What are we reading? October 17, 2019


Each week, BIV staff will share with you some of the interesting stories we have found from around the web.


Kirk LaPointe, editor-in-chief:

Two lengthy pieces examine Amazon, one on Jeff Bezos’ big scheme, one on whether the company can (even should) be stopped. They are neither nice nor confidence-building. But they merit attention. – The Atlantic and The New Yorker





I bought the Edward Snowden memoir, and before I could read it, author Jonathan Lethem produced this great essay that made me feel as if I didn’t need to read the book now. – The New York Review of Books



For some of us, vacation time looms as the weather falls into gloom. This handy guide reassures you that nothing much bad happens to you on holiday, but . . .it never hurts to plan. – The New York Times



Timothy Renshaw, managing editor:

What airline passengers want – aside from more legroom, better entertainment options and less sub-zero refrigerated air – according to the  International Air Transport Association's 2019 Global Passenger Survey. 



Working 9 to 5 or longer. RS Components crunches International Labour Organisation data to compare the average number of hours people work per day in various countries around the world. China is not included in the grid, but slackers should avoid Mongolia, Myanmar and Qatar. – RS Components



A recent OECD report provides insights into which countries wring the most tax revenue out of their tax base as a percentage of GDP. Tax fans should catch the next flight to France. For those not so keen on government money grabs, Indonesia, Mexico and Chile would make more appealing destinations. – OECD



Mark Falkenberg, deputy managing editor:

Are Canada’s politicians missing the big picture when it comes to one of the most pressing long-term problems facing the country?

“While the election campaign has focused on issues like cell phone bills and boutique tax credits to quell discomfort among Canadians, economists say that a long-term fix would require increased government and private investment targeted at raising productivity.” – U.S. News & World Report



Conservative Leader Andrew Scheer has promised to build a coast-to-coast “energy corridor” to “move oil, gas, hydro, telecommunications and accommodate other linear infrastructure.”

But as energy journalist Andrew Nikiforuk notes, these kinds of megaprojects don’t exactly have a bright and shiny history in this country. – The Tyee



Nelson Bennett, reporter:

Canada is experiencing a bit of inflation, which is good news because it means Canada is defying the prevailing wisdom that it’s economy should be starting to contract. So far, Canada’s economy has not experienced the contraction that was expected in 2019, writes Kevin Carmichael. – The National Post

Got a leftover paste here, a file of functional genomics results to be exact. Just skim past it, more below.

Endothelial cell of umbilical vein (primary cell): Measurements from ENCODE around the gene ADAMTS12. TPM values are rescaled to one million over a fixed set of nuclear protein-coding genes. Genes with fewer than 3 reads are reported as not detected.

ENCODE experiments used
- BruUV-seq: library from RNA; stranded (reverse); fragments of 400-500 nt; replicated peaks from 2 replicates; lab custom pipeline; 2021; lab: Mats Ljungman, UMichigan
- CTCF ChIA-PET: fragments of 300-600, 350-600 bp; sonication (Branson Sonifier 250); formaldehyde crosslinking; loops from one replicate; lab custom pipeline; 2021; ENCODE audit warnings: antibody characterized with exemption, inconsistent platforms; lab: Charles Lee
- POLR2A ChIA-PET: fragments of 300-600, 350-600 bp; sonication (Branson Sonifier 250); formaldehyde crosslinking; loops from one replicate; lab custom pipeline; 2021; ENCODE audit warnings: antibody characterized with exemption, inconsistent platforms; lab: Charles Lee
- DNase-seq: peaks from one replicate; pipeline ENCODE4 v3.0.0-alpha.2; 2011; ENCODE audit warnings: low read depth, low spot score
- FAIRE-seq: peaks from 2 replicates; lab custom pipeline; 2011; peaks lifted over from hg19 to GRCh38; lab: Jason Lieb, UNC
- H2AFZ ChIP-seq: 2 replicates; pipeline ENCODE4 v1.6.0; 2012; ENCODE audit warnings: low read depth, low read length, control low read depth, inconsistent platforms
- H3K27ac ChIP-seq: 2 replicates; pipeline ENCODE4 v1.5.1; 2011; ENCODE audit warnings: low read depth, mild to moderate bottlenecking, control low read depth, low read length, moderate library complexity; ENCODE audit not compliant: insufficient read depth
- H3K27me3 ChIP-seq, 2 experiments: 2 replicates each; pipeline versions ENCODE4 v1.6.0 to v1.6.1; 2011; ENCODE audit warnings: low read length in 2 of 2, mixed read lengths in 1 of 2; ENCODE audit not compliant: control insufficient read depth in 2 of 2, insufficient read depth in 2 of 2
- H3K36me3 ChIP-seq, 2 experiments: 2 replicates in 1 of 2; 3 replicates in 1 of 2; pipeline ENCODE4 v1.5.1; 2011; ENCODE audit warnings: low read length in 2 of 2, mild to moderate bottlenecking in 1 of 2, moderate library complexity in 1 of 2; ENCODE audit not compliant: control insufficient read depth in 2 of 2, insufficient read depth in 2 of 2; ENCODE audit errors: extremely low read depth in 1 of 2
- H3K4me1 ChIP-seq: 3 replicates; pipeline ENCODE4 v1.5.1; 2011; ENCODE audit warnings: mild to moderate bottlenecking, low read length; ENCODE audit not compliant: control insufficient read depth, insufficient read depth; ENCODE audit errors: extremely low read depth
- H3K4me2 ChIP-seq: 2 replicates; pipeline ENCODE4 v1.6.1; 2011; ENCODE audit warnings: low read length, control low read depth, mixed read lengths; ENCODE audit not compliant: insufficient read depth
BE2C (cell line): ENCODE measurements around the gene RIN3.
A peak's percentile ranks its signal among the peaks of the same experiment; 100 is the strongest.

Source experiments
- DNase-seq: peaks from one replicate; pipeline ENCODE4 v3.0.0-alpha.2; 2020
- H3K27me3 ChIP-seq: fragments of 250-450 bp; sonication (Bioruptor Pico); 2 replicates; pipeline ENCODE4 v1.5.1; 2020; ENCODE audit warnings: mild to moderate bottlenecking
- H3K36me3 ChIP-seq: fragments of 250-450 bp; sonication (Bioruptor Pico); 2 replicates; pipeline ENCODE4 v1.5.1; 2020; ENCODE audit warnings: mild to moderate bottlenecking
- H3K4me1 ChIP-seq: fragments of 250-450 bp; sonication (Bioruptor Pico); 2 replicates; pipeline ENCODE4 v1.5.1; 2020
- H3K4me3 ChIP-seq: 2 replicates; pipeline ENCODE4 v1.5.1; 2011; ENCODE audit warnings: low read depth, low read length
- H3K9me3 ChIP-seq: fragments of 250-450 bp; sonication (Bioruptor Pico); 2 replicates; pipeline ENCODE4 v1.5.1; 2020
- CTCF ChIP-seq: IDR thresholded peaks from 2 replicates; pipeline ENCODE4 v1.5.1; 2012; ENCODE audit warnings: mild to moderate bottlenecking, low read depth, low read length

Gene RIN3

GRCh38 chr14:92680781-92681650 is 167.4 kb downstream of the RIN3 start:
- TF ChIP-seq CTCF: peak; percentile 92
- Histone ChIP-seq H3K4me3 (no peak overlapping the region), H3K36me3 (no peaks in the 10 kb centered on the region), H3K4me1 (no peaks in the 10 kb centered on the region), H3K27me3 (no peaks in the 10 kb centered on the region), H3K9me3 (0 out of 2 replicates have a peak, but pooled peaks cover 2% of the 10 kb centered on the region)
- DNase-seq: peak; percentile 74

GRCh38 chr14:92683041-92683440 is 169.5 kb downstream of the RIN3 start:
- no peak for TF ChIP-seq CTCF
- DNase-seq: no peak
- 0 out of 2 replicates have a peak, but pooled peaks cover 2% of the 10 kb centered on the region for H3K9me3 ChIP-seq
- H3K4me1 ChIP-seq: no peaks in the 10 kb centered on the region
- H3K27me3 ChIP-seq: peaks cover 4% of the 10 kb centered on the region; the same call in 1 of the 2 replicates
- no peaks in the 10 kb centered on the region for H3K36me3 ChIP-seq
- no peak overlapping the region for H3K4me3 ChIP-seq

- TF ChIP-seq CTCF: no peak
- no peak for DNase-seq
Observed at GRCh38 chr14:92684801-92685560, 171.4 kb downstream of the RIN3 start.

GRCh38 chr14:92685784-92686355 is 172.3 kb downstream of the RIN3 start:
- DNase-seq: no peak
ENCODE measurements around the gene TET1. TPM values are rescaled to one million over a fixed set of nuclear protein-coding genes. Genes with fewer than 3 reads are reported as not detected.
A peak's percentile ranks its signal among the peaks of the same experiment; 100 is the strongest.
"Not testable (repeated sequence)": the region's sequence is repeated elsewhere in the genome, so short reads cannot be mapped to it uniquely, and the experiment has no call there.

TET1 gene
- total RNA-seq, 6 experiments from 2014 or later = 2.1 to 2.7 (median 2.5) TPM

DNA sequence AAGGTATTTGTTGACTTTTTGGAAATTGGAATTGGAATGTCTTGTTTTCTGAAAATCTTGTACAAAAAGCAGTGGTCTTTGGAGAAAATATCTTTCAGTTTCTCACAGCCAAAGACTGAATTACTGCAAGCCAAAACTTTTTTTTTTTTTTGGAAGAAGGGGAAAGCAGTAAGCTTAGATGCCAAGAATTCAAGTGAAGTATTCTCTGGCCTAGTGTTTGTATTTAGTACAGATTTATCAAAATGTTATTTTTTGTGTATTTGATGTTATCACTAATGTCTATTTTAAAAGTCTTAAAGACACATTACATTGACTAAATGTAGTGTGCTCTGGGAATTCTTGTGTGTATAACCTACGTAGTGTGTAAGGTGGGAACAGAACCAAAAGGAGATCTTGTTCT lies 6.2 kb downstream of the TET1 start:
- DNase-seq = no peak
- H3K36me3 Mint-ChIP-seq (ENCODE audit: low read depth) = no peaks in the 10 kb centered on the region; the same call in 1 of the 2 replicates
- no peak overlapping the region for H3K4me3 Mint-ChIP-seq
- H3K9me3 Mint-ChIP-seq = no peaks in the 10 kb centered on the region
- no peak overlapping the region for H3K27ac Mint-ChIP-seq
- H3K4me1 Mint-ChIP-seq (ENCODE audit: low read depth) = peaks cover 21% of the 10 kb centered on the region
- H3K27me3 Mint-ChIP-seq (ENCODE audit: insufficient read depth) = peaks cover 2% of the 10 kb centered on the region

In recent weeks, tweets from President Donald Trump were so over-the-top that many readers might at first mistake them for parody accounts. Now, Fox News anchor Trish Regan has released a letter she obtained – in which Trump writes to Turkish President Recep Tayyip Erdogan over the Trump-induced slaughter of Kurds in Northern Syria – that beggars belief. It lllustrates that, even when he’s communicating privately with other world leaders, he sounds like an oaf. “Don’t be a tough guy!” he warns Erdogan, while trying to play the tough guy himself. – Mashable



Glen Korstrom, reporter:

One blog post I found interesting this week related to the CBC’s decision to sue the Conservative Party over it using media clips in an ad.  Law professor Michael Geist documents why he thinks the CBC’s arguments are weak, explains why the Tories are likely to use the argument of “fair dealing,” and advocates for political parties to be able to use CBC media clips that were created using taxpayer money. – Michael Geist’s blog



This website has links to show each riding in Canada – who’s running, what happened last time and what is likely to happen this time. It contains public posts that contain a wide array of perspectives on each riding. Site administrators then determine what the prediction should be. It is worth a read to get a sense of what is likely to happen on Monday. – Electionprediction.org 



Tyler Orton, reporter:

This expert guide to minority scenarios — something looking increasingly likely ahead of Monday’s vote — breaks down all you need to know if no party nabs 170 seats. There’s an aversion in Canada to coalition governments, which are fairly common in other developed democracy. And I still sense that aversion will persist in this country no matter what comes of the election results. – Maclean's https://www.macleans.ca/politics/ottawa/an-expert-guide-to-minority-scenarios/


Hayley Woodin, reporter: 

Approximately 70% of the world’s Indigenous population resides in the Asia Pacific. That represents a great opportunity for Indigenous businesses in Canada looking to expand to new markets. The Asia Pacific Foundation of Canada has published the first guide of its kind – one designed to provide Indigenous businesses with first steps toward engaging in Asia Pacific trade. – APFC